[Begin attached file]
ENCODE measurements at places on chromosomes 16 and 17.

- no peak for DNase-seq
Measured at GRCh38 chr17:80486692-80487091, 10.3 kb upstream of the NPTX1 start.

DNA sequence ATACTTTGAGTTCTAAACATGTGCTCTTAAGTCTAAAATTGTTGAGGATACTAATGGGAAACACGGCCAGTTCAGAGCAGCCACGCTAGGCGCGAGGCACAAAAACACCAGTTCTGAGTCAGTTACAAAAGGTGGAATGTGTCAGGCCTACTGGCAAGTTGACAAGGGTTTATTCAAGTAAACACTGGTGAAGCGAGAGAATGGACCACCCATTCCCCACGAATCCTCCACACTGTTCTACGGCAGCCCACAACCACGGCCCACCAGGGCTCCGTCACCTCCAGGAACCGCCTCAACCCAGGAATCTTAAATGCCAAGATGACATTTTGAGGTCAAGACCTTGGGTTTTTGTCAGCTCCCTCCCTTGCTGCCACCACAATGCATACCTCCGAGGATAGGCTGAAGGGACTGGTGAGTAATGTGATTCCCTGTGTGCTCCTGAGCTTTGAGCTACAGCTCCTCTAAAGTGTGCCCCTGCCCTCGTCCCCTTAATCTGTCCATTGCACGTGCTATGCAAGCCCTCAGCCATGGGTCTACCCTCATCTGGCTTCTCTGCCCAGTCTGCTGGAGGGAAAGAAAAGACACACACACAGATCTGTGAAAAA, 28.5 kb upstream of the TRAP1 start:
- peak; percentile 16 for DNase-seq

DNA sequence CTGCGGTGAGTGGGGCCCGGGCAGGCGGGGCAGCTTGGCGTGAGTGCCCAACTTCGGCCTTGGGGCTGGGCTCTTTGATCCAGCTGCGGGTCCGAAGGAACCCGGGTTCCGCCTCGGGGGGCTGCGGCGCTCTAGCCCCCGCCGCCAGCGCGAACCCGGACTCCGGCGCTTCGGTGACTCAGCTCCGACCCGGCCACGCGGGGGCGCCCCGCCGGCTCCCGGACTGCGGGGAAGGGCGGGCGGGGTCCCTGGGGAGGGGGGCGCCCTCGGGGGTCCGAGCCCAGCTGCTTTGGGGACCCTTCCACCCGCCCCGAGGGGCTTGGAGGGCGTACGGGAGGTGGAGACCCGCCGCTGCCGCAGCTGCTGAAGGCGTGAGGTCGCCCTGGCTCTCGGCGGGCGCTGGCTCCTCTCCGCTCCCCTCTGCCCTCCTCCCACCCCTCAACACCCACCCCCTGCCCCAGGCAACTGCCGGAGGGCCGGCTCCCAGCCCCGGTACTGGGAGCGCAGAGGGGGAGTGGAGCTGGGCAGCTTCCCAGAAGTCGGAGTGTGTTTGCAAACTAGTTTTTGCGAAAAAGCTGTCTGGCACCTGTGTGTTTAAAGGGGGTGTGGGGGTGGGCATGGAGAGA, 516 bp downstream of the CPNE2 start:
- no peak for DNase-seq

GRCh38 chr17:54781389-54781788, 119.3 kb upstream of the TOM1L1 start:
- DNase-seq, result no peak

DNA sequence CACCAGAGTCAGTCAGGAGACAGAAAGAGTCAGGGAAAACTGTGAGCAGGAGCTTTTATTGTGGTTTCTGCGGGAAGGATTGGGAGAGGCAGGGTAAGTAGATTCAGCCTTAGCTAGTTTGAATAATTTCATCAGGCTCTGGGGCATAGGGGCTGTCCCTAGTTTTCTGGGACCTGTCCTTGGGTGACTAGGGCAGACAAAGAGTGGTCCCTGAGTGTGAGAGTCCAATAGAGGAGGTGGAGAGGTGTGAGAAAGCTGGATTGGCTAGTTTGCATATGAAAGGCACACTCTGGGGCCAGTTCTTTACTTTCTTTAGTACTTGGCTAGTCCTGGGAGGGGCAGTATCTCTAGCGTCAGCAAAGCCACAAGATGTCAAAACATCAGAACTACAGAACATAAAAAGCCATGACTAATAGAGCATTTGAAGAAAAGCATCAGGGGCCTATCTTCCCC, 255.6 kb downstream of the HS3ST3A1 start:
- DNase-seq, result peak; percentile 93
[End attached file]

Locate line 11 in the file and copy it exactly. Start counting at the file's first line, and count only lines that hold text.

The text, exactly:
- DNase-seq, result peak; percentile 93